And just to be mean, maybe we should copy America in some things – like marriage equality. But no, let’s just pretend we are better with our former Prime Minister quietly changing the wording of the marriage act a couple years ago to specify that marriage should be between a man and a woman, thus sending us into the bloody dark ages.Pick your battles Australia. Halloween is fun, find something better to fight.
Of course, there is another reason some people hate the idea. They don’t want kids knocking on their door blackmailing them for candy. And parents are worried about their kids going to strangers houses. And allregies are a concern too.
That is actually relatively easy to fix, especially in a small town like mine – ever heard of a Facebook group where people can list their houses as good for trick or treaters? I have also seen other people suggest tying a certain coloured balloon to their mailbox or fence or gate, or hanging a sign stating that Halloween is welcome here. And of course, if you are hanging Halloween decorations outside your house, then you really shouldn’t complain if kids come knocking! And as for the strangers thing, try walking around with your kids, you might have fun.
The allergies thing is easily fixed too, those people who offer candy to the kids, could try having alternatives to give out – like balloons and glow sticks and fun things like that. Or, if you really want to get into the spirit of Halloween, why not give the kids something scary, like one of those birthday whistle things. That is sure to terrify, or is that terrorise, every parent out there.
But these are all mundane issues. For the Aussie Pagans, Witches and similar, there is of course the other concern. I have made myself quite clear about how I feel about the various commercial festivals that inundate us with the wrong seasonal imagery. It is something that really annoys a lot of us Aussie Pagans. But I have also been honest that I don’t include Halloween in this, because, it’s Halloween. Halloween is our time and we should be happy to celebrate it.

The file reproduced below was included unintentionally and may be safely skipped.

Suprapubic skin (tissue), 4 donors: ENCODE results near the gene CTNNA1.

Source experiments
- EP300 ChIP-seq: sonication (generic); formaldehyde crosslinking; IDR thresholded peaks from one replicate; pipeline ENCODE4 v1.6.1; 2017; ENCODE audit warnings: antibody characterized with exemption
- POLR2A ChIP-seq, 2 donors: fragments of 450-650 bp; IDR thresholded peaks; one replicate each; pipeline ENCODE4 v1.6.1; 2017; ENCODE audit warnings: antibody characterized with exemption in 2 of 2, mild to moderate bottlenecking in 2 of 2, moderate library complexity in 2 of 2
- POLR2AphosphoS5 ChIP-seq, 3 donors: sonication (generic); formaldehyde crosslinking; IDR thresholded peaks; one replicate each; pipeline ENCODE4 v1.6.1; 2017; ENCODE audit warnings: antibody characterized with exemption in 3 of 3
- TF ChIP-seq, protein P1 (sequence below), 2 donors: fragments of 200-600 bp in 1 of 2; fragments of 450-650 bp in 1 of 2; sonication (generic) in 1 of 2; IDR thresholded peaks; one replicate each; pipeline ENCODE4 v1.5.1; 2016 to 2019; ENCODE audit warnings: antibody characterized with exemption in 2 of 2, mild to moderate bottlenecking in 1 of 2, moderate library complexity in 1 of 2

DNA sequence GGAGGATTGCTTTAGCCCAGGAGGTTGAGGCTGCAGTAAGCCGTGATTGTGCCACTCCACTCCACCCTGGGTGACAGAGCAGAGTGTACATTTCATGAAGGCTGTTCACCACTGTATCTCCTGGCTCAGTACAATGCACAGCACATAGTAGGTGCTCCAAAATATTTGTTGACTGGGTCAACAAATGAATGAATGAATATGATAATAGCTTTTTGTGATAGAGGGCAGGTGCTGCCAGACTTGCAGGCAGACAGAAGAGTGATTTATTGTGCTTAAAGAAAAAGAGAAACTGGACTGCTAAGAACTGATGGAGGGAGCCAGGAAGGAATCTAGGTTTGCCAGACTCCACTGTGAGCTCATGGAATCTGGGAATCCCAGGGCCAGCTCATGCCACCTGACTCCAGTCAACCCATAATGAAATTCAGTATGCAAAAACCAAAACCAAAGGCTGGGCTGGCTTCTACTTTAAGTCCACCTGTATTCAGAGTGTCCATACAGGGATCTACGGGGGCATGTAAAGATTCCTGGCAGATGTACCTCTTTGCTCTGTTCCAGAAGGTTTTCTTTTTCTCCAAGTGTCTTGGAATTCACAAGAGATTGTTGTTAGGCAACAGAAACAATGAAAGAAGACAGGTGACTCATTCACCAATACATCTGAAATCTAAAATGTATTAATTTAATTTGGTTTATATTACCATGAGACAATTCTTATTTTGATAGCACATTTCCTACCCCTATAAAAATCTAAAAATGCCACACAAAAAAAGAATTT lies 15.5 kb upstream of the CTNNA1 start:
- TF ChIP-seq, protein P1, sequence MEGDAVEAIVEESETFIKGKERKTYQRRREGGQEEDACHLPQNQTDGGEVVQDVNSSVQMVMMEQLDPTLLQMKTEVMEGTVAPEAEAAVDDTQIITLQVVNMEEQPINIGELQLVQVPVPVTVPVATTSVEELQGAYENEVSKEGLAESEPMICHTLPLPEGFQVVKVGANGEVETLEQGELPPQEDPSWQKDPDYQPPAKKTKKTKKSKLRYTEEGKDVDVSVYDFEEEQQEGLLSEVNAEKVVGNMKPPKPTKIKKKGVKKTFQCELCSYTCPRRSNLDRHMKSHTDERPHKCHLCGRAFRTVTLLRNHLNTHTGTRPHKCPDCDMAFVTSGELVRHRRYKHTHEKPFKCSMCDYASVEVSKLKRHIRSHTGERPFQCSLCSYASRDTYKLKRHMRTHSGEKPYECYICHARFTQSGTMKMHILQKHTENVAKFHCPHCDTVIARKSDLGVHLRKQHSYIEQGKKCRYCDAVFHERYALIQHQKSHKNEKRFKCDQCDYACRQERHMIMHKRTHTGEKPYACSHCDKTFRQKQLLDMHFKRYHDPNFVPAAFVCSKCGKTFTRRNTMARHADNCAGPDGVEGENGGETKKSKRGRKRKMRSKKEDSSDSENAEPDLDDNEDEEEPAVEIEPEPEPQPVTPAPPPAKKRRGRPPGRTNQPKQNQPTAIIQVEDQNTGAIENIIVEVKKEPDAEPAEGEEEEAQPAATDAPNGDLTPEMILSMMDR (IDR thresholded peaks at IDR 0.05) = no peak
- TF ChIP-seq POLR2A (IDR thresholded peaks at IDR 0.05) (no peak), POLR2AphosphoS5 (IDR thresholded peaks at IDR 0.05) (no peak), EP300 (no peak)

I get it, pumpkins and apples aren’t exactly in season, it is a bit on the nose when they come popping out of the shadows like they belong. But you do not have to partake in such things if you don’t wish, and there are Aussie alternatives when it comes to the seasonal decorations. Skulls, witches and all that various spooky stuff should not, ever, at all, be limited to one season. And spider webs? This is Australia, we have the monopoly on spiders!
It is Beltane here in Aus when Halloween comes howling, but I seriously do not see these two things as incompatible. I have said it before, dressing up for Halloween and Beltane at the same time sounds like awesome fun to me. And as the lovely Chaos Witch Lee suggests, skulls and roses and darkest of dark chocolates are not against the rules. A deep dark Beltane? Why on earth not? I do love me some black and red. Besides, a couple fake spiders on the pillow never hurt anyone. No really, it’s fun, might turn into a wrestling match.
You don’t have to welcome Halloween into Australia, but you do have to realise, it is here and it has been here for longer than most of you seem to think. I celebrated it as a child with many other kids and families, it has been in Australia for well over 20 years. It’s not that new. Halloween is here, it’s been here for ages and it’s not going anyway. It’s only going to get bigger.
So, why not take advantage of the fun? Get spooky, put on your best witchy dress, grab your broom and put on that witches hat that I know you have. Get out there and cackle and have fun scaring the kids. They’ll love it, and you probably will too.
Go on. Live a little. Get your witch on.